Monday, November 11, 2013

Moon snails and the biggest foot ever

Lunatia heros.  Moon god.  Quite a name for quite an animal.

Last week my marine bio lab ventured out into the mudflats.  Besides being our messiest lab, it's often the one where we find the most interesting things, despite my students' trepidation beforehand.

I give a prize for the muddiest student.  This year there were several contenders, although the winner went above and beyond by both losing her boots and falling over; completely encasing her bottom half in thick, anaerobic mud.  She was a good sport and smiled about it as we hosed her off afterwards. 

I also give a prize for the student who finds the coolest organism.  Really, I'm always rooting for someone to find us a moon snail.  Some years it happens; most years it doesn't.  Imagine my excitement when I myself came across a nice little 1 1/2 inch moon snail; just sitting on the surface with its operculum mostly closed up.  I grabbed that bad boy and proclaimed I might just give the prize to myself.  My students weren't too impressed though; it didn't look like much since its operculum was almost completely closed.  Just a hint of the foot peeked out.  Little did they suspect what a moon snail is really all about.

My students met that challenge though.  Not five minutes later one of them called over "What's this?"  She was striding towards the class in her boots, holding up a monster moon snail; dripping wet and trailing a giant foot under it.  That foot got their attention.  It was as big as my palm, and when we put the snail in a bucket it started to march around, antennae out and foot taking up most of the small pail.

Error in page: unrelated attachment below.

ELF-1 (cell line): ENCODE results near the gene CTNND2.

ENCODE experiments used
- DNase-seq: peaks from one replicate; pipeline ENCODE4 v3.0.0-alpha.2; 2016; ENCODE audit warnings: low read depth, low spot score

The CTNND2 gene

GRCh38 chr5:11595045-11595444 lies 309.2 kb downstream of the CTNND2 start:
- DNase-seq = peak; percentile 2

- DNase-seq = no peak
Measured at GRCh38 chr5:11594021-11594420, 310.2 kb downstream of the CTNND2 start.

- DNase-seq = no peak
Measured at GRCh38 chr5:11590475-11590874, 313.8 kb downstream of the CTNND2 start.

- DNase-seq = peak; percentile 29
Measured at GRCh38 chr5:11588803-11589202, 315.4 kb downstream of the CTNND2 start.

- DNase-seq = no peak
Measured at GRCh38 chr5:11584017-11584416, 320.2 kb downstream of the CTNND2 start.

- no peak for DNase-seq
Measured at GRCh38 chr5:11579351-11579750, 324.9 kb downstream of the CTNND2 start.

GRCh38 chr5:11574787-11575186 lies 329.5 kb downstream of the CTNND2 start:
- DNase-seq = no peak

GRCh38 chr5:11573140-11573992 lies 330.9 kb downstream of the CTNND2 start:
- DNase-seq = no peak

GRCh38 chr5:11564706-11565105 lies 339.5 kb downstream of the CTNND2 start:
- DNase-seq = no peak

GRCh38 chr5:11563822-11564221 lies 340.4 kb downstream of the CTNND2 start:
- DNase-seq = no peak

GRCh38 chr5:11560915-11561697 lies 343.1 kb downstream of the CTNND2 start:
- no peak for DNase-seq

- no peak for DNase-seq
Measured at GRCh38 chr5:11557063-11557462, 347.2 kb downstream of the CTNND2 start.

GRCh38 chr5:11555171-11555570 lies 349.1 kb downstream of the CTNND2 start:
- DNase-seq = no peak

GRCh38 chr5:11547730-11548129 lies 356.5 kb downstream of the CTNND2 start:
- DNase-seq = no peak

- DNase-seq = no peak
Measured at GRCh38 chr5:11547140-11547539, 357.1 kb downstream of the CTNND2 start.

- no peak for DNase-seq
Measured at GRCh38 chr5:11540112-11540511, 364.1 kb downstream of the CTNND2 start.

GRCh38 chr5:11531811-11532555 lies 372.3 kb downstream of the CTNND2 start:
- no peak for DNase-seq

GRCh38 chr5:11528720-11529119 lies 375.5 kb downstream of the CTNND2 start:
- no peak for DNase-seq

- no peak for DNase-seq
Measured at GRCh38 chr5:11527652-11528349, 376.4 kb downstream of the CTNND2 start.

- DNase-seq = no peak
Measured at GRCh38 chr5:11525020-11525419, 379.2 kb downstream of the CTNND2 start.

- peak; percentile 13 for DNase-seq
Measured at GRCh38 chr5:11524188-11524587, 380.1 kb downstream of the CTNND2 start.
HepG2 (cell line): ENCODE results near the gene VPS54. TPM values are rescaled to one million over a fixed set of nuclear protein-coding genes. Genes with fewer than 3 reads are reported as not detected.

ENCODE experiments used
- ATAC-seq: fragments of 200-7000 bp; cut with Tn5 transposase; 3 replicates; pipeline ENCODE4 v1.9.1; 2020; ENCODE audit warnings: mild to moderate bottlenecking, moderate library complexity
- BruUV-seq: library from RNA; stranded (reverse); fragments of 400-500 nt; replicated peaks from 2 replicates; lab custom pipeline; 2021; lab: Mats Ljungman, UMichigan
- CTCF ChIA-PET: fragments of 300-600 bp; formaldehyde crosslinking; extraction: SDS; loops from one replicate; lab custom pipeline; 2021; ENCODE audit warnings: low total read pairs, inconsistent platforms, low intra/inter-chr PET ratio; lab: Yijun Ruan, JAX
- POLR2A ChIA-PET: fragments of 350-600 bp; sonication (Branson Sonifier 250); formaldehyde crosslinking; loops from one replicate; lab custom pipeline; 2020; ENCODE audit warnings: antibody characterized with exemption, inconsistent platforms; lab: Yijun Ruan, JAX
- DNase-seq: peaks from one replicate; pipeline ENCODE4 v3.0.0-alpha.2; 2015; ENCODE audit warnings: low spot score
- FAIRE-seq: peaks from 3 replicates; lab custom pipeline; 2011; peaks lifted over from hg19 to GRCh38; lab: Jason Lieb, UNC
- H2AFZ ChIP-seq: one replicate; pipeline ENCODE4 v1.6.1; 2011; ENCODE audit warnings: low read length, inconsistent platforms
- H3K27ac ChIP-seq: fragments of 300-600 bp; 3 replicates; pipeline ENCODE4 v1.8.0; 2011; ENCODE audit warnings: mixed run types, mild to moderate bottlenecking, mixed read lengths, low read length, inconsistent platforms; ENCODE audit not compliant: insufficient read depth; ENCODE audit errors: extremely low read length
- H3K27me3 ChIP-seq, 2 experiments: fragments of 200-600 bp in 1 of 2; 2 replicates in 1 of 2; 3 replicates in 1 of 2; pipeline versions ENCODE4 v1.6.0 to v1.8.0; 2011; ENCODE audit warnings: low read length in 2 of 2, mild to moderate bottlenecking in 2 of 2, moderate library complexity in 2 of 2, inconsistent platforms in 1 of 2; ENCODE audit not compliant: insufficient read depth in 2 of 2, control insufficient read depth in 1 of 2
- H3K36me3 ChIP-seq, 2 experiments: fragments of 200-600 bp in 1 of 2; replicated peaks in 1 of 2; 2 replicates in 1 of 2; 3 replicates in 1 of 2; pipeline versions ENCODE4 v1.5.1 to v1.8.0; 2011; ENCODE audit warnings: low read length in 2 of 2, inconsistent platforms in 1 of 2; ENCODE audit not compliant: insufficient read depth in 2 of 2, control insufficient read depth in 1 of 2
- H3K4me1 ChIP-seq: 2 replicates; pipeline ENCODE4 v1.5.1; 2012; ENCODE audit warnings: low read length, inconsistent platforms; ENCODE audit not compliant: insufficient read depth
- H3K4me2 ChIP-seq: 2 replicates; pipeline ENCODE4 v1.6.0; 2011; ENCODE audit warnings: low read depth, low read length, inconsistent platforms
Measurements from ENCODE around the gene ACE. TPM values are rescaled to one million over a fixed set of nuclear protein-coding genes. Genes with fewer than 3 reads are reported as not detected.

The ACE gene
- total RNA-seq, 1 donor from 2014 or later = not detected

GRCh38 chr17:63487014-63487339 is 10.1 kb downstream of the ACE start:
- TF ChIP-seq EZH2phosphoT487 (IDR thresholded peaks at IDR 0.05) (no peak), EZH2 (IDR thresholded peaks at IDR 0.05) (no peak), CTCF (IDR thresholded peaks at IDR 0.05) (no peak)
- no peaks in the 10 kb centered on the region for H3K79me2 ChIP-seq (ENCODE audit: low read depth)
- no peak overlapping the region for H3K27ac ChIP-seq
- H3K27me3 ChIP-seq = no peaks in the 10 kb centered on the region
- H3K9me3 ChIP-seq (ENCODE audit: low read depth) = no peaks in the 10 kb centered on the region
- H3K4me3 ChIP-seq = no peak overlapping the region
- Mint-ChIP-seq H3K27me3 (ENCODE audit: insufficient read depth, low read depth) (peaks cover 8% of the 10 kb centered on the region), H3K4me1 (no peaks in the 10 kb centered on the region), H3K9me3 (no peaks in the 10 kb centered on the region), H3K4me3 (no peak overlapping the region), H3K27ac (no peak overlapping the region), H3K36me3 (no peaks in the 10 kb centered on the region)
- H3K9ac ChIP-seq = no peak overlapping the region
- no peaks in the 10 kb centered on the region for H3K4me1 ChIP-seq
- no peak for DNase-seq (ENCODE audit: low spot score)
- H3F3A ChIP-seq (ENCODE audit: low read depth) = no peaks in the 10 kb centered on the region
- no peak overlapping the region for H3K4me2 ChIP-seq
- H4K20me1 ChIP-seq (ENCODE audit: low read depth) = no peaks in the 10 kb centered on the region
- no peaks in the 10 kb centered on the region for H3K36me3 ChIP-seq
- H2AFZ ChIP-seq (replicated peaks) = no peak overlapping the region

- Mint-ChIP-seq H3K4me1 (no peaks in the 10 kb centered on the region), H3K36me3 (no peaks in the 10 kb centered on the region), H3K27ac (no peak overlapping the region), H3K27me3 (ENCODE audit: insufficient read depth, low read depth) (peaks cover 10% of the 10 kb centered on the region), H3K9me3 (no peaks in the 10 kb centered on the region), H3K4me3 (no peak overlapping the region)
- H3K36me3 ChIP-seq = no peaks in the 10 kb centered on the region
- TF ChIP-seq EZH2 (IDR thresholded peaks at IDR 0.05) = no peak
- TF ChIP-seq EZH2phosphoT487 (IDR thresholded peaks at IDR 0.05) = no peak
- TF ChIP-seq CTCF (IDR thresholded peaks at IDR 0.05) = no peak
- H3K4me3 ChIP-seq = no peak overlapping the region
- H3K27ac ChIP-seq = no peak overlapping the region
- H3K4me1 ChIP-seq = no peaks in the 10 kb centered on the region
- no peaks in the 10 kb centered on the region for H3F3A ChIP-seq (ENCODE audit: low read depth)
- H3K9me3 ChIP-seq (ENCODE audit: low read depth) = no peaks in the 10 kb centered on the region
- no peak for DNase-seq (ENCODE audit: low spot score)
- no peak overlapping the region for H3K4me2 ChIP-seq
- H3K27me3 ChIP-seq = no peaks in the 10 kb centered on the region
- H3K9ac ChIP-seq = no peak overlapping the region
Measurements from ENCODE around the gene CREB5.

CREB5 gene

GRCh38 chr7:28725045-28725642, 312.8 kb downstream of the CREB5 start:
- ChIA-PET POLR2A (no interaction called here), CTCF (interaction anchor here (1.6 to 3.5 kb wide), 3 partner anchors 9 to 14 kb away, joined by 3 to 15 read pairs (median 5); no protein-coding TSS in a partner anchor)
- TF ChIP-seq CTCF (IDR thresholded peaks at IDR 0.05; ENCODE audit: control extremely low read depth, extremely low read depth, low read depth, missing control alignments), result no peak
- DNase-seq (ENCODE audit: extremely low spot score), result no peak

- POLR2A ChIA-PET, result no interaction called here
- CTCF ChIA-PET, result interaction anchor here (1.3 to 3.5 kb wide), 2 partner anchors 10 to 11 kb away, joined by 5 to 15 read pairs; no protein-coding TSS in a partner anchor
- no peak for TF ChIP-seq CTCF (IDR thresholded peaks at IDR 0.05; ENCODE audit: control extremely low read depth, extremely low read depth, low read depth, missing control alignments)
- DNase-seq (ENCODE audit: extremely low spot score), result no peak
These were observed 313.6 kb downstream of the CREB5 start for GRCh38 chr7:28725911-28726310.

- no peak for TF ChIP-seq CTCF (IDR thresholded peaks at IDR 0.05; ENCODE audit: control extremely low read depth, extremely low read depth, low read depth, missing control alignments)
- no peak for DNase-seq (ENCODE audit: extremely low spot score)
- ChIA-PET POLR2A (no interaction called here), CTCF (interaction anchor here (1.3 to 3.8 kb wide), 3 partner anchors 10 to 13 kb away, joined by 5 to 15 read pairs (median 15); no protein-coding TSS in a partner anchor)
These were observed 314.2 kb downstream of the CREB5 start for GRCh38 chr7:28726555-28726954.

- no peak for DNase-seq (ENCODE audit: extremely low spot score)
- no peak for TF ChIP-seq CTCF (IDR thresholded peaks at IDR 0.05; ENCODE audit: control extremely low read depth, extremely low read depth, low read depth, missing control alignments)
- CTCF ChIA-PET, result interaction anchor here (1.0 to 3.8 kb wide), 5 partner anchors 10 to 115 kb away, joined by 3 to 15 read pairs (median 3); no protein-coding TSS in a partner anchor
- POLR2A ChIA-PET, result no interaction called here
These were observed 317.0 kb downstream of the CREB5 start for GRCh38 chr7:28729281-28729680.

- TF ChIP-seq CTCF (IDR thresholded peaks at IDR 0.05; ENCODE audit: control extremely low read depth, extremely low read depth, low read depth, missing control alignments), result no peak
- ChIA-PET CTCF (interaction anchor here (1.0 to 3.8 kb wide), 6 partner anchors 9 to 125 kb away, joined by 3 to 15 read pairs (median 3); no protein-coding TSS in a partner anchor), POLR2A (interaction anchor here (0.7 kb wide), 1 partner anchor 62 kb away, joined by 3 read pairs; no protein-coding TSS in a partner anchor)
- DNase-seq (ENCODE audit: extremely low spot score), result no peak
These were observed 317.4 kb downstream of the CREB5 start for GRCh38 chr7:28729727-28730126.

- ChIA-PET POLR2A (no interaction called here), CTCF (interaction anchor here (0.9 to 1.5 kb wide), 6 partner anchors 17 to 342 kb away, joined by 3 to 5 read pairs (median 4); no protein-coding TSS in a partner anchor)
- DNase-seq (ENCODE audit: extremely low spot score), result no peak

Moon snails are tremendous predators.  They move just under the surface, with only the top of their shells exposed, searching for their prey -- preferably a nice soft-shell clam; Mya arenaria.  When it finds a clam, the snail grips it in a deadly embrace with its enormous foot, and begins to drill a hole in the clam using its rasp-like tongue (called a radula) and some acidic spit.  Once the shell is breached, the snail releases a digestive enzyme right into the clams shell, turning it into soup, and sucking up the delicious chowder.

Now I have two very nice moon snails in my teaching tanks, and a bunch of soft-shell clams I collected for feeding them.

What's the prize you ask?  Gift certificates to Gelato Fiasco!  Too bad I didn't win after all . . . . Dory would have loved a cup.

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